Mixed or average reviews - based on 11 Critics What's this?

User Score

Generally favorable reviews- based on 43 Ratings

Your Score
0 out of 10
Rate this:
  • 10
  • 9
  • 8
  • 7
  • 6
  • 5
  • 4
  • 3
  • 2
  • 1
  • 0
  • 0
  • Summary: An Asian warrior assassin finds peace, contentment and perhaps love in a forgotten western town on the edge of the desert but is then faced with...?
Score distribution:
  1. Positive: 2 out of 11
  2. Negative: 3 out of 11
  1. Reviewed by: Michelle Orange
    Dec 6, 2010
    The result is way out there - so far that you won't quite recognize the terrain, and still feel strangely at home. The look has the impossible feel of a CGI soundstage: Not cheap, not even necessarily fake, just… weird.
  2. Reviewed by: Joe Leydon
    Dec 6, 2010
    A visually inspired multi-genre amalgamation, a borderline-surreal folly that suggests a martial-arts action-adventure co-directed by Sergio Leone and Federico Fellini.
  3. Reviewed by: Keith Uhlich
    Dec 7, 2010
    Someone surely thought to call this knowingly ridiculous genre mash-up "Cowboys vs. Ninjas," though even that title wouldn't hint at all the you-gotta-be-kidding-me craziness on display.
  4. Reviewed by: Kirk Honeycutt
    Dec 6, 2010
    One ticket buys you cowboys, samurais, gangsters, ninjas, spaghetti Westerns, Hong Kong martial artists, knife throwers and even Fellini-esque circus performers. But like kimchi pasta, some things aren't meant to mix.
  5. Reviewed by: Marc Savlov
    Dec 8, 2010
    Drained of much of its presumed power by a distinct "been there, seen that" vibe.
  6. Reviewed by: Steve Ramos
    Dec 7, 2010
    Genre movies like The Warrior's Way are all about pleasing core fan boys. While the film claims dazzling visuals, Lee fails to deliver the type of never-before-seen martial arts fights fans demand.
  7. Reviewed by: Robert Abele
    Dec 6, 2010
    South Korean filmmaker Sngmoo Lee's debut feature is less a genre-spanning romp than a tiresome lab experiment in computer-generated tropes and green-screen oppressiveness.

See all 11 Critic Reviews

Score distribution:
  1. Positive: 12 out of 20
  2. Negative: 6 out of 20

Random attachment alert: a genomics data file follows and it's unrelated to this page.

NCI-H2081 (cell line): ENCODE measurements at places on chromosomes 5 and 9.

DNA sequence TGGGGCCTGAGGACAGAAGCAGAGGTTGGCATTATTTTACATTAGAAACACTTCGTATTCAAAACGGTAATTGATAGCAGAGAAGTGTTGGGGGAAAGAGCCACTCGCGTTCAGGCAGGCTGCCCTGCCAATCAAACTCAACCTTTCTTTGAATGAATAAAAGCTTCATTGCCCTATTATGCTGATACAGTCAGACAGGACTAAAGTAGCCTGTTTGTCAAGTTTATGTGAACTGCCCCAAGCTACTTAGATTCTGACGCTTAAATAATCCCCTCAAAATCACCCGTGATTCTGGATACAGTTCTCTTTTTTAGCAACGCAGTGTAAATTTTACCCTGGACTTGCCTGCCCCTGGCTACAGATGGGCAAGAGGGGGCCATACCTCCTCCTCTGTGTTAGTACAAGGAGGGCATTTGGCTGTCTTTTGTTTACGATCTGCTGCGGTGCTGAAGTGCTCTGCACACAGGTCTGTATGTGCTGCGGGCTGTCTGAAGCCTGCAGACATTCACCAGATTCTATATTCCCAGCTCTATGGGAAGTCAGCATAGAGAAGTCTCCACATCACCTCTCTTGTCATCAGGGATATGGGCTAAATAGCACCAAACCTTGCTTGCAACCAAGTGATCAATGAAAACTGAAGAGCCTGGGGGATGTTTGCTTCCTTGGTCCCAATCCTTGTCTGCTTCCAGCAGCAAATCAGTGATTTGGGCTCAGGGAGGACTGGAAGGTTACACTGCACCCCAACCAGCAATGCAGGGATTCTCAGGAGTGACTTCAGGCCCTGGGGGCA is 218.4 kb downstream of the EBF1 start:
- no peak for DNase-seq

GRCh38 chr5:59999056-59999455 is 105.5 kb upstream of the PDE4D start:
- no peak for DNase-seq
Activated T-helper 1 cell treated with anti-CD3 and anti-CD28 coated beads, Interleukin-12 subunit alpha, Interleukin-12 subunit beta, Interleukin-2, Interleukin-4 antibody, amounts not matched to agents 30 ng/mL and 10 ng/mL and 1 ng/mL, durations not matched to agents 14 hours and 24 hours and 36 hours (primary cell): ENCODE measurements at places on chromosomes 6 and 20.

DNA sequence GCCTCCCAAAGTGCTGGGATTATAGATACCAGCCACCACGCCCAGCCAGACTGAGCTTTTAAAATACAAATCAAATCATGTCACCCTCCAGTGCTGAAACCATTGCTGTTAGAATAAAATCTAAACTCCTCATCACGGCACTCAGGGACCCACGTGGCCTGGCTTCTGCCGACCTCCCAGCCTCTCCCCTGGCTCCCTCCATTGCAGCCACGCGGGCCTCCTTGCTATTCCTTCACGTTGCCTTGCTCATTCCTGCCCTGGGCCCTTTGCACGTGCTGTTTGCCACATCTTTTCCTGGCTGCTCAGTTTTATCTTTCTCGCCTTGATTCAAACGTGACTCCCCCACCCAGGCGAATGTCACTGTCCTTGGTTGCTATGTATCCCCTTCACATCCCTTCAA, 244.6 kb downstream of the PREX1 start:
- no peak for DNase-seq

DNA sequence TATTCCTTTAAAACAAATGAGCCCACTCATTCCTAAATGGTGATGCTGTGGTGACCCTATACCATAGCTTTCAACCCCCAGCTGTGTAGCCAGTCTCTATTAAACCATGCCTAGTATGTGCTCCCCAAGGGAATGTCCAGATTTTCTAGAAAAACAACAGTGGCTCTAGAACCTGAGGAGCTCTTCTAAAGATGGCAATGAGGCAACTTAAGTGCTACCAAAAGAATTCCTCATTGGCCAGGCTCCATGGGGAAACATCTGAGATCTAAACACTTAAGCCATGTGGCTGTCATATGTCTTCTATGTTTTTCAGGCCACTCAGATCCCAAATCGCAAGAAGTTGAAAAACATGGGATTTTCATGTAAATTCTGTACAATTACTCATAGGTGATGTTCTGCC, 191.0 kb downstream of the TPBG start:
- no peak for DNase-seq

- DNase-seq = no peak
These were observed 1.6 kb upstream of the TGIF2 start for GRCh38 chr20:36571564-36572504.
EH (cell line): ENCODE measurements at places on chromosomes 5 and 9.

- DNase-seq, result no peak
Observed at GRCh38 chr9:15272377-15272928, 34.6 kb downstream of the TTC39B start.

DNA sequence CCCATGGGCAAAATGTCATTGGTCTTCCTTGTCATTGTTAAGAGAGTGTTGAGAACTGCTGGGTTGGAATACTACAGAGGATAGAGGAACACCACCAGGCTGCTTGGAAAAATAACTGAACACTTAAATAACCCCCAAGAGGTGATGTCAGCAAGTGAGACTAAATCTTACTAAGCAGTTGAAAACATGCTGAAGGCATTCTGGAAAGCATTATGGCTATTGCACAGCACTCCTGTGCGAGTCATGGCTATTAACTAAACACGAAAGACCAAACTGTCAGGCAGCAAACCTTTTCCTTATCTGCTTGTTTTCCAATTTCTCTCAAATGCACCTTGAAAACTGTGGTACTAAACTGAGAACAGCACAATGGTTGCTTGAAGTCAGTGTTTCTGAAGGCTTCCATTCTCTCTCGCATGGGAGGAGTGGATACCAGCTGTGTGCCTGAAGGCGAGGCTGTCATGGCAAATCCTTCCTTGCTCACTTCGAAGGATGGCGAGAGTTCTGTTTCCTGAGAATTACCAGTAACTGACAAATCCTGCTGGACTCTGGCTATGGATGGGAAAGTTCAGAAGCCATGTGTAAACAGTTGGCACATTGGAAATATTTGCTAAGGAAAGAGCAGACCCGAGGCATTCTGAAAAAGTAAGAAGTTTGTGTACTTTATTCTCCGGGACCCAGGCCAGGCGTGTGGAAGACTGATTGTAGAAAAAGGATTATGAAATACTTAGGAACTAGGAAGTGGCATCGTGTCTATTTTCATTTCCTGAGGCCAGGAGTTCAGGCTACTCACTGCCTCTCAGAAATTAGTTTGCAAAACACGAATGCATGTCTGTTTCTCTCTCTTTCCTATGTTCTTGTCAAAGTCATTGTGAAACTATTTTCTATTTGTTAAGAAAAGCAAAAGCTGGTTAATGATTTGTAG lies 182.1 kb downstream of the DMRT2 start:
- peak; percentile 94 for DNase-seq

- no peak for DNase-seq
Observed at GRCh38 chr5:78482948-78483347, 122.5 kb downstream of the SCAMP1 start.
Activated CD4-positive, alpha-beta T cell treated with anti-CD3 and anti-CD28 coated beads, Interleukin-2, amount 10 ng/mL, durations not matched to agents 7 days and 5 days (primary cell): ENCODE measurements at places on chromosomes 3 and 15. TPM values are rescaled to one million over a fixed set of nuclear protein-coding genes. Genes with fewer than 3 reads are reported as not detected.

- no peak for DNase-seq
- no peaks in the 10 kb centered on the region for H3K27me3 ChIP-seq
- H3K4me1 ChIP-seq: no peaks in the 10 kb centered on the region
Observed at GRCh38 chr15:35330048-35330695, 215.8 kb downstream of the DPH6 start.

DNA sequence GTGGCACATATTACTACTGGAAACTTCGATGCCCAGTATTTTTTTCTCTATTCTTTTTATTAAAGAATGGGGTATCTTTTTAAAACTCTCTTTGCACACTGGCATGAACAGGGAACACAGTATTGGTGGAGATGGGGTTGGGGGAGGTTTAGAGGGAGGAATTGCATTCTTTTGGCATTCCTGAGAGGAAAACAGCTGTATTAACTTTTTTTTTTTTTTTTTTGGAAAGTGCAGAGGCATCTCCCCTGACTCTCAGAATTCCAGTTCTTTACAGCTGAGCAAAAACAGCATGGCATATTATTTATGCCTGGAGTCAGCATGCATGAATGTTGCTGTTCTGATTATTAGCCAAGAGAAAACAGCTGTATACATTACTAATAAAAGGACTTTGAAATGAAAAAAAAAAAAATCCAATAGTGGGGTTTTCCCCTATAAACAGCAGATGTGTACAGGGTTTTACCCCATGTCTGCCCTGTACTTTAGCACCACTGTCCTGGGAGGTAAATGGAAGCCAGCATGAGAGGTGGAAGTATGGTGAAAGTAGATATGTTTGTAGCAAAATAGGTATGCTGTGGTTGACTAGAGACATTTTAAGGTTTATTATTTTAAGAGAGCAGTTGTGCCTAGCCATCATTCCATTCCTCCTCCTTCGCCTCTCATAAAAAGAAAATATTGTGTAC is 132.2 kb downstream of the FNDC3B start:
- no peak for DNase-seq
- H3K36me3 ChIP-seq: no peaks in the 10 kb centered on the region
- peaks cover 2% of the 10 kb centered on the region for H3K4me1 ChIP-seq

1. Jul 17, 2012
    I'm having a hard time understanding the low Critic Review average. This is beauty through artistry via sword play. I thoroughly enjoyed this film and have watched it a few times. The wild west makes it an interesting take on the genre, but what really makes this film stand out is it's artistic elements, similar to 300. The action scenes are very well directed, invoking memories of The Matrix, while the heroes are bad-ass in a fun and interesting way. The movie itself is amusing with subtle self recognizing cheese. -- But the best is the ending -- The final fight is a good 30 minutes, never dull or numbing, and with some fantastically memorable scenes. Expand
  2. Mar 26, 2011
    You have got to be in a mood for this kind of movies, the kind that touches surrealism. It very well made, very good cast and it is very entertaining all the way from the start. Expand
  3. Nov 8, 2011
    I liked this movie when I saw it in theaters at its release. I recently purchased the DVD. It is an abstract genre of filmmaking that is visually stunning and intriguing story. It didn't make enough money to cover its production cost, still I hope a series is being considered. Expand
  4. Dec 5, 2010
    "The Warrior's Way" is Sngmoo Lee's first attempt at directing and I must say that he may need some more work if he is going to continue to direct animes, I mean comedies, no westerns, I mean samuraiâ Collapse
  5. Sep 7, 2011
    The movie was brazen but bizarre; A Quentin Tarantino styled start with cool action, but after a few lethargic twists it fails to deliver its true premise. Expand
  6. Dec 13, 2010